Preachers must be as curious to understand their opponents in a polarized world as St. Dominic was 800 years ago when he gave his life to seeking to understand the Albigensians, with whom he disagreed. “When there are things that puzzle us or scare us, Radcliffe said, “we must move in faith toward the other, not in fear away from the other.”
The central task of both the church and governments today, he argued, is to rebuild trust—a tall order when institutions are often untrustworthy. He also called for a proper understanding of authority, especially given the radical antiauthoritarianism in the broader culture.
Say more about this proper understanding of authority.
Dominicans, Radcliffe suggested, have something to bring to the cultural conversation with their emphasis on a three-fold authority: the authority of tradition, of reason, and of experience. I’m actually not sure whether this is a peculiarly Dominican concept or a broader Catholic notion. In any case, he argued that all three of these sources of authority are important, but they have dangers if they are not held in creative tension with one another.
Without this creative tension, the authority of tradition holds the danger of arrogance, the authority of reason holds the danger of rationalism, and the authority of experience holds the danger of superstition.
Again, I felt resonances in the North American experience with both the sources of authority and the dangers.
Are there other lessons from the European experience for the worldwide church?
Schavan pointed out that Europe has always been enriched by “creative minorities”—groups of people (like the Dominicans) who champion higher values and who model better ways to live. She cited an authoritative study, conducted soon after the Berlin Wall came down, that argued that the fall of the wall and the reunification of Germany had less to do with Ronald Reagan’s 1987 call to “tear down this wall” and more to do with the persistent, prophetic consciousness-raising of creative minorities in both East and West Germany. These small grassroots groups, often with religious roots, kindled a vision of freedom, democracy, inclusion, and a “new humanism” that envisioned a united Germany and the healing of the wounds of the past.
In his homily on the last morning of the conference, Gregory Heille, O.P., told the moving story of the Nikolai (St. Nicholas) Church in Leipzig, East Germany, which held peace prayers every Monday for years. Attendance at these prayer services grew to overflowing leading up to the fall of the Berlin Wall. Heille reminded us that the Magnificat—Mary’s prayer for the falling of the powerful and the rise of the humble—was sung and prayed at every one of those services!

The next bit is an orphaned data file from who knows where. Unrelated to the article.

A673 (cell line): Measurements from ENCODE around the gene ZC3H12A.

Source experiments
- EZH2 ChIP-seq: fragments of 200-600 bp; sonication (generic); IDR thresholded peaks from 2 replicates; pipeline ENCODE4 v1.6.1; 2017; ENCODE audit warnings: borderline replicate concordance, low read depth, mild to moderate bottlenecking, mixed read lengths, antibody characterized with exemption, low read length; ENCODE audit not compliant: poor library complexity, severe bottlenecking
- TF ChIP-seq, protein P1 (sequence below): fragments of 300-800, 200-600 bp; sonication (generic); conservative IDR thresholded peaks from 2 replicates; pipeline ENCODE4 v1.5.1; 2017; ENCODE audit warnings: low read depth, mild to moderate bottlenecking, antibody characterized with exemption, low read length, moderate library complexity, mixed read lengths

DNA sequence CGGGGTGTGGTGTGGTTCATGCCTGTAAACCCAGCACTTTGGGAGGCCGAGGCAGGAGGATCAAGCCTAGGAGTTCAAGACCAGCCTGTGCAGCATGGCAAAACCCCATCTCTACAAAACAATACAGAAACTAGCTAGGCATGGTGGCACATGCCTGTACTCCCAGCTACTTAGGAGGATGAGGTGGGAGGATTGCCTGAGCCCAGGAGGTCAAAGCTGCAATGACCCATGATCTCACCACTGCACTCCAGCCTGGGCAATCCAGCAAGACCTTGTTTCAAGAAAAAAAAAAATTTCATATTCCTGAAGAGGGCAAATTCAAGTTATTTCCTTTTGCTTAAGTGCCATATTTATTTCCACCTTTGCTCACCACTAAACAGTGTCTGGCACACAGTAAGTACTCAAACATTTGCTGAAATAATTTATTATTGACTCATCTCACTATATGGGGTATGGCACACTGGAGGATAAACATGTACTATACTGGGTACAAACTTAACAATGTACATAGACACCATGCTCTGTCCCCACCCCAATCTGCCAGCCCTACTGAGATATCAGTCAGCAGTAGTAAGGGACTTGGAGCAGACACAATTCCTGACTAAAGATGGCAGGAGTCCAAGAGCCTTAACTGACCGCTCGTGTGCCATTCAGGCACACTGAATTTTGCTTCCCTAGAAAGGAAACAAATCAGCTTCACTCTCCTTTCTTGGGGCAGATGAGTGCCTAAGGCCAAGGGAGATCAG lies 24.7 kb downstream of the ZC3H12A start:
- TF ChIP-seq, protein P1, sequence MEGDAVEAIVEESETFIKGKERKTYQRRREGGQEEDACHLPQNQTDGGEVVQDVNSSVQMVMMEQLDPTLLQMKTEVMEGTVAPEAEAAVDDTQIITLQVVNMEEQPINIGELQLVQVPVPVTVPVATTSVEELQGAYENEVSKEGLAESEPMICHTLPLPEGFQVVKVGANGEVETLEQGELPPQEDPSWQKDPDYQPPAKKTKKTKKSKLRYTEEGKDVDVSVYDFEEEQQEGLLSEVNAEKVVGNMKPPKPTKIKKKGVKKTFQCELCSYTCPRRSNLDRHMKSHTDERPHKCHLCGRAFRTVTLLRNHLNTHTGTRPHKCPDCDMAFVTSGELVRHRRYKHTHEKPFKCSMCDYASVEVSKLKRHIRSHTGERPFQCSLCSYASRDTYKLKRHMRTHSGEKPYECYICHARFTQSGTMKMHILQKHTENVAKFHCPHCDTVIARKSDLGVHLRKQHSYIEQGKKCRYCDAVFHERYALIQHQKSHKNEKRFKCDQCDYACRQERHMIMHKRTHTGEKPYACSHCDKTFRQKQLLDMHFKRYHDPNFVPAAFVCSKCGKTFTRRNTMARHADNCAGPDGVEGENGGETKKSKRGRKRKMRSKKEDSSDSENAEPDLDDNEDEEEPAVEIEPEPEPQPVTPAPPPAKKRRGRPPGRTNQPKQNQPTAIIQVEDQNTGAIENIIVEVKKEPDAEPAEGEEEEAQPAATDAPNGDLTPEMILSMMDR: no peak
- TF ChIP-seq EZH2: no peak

The focus on these creative minorities in the evolution of post-war Europe was humbling and empowering because of its implications for the kind of influence the church, a huge “creative minority” in Europe now, can have in Europe and in the world.
What was the highlight of the conference for you?
It’s hard to choose. I’ll mention two highlights. First, it was wonderful to experience the warm, calm embrace of Dominican brothers and sisters who have taken vows of poverty, chastity, and obedience to follow Jesus. For the most part, these brothers and sisters embodied the deep peace and tranquility that must be at the heart of a new way of life in culture, an alternative to the violence in our cultures—physical violence, sexual violence, rhetorical violence, and so on. These people walk the talk.
It was also fascinating to experience the conference as a Protestant. As a Protestant, I think of the “priesthood of all believers” as a Protestant counterpoint to Catholic belief. Imagine my surprise and delight to witness this moving exchange between Brother Timothy and a lay Dominican: The lay Dominican, shy and hesitant to speak, asked how she could more fully understand and live into her calling and role in the church when she was “only” a layperson.
Brother Timothy came out into the audience and stood in front of her as she struggled to express her question. With the compassion of Jesus himself, he said, “Oh, sister, there is no problem with your calling. You are not ‘merely a layperson.’ You are part of the grand people, the very laos of God! Your calling is the primary calling of the church: to be Christ’s people, Christ’s disciples. It is I who is unsure of my calling and role with all of these elaborate titles and layers of hierarchy in the church. Oh, sister, your calling and role is the primary calling of Christ!”
I felt privileged to be among these brothers and sisters in Christ and left strangely hopeful for the world, even in these fragile times.
Learn more about the Dominican Preaching Network’s 2018 Sacra Praedicatio colloquium in Germany.
View an interactive map of Dominican sites around the world.
Read about the Dominican Order’s 800th anniversary celebrations.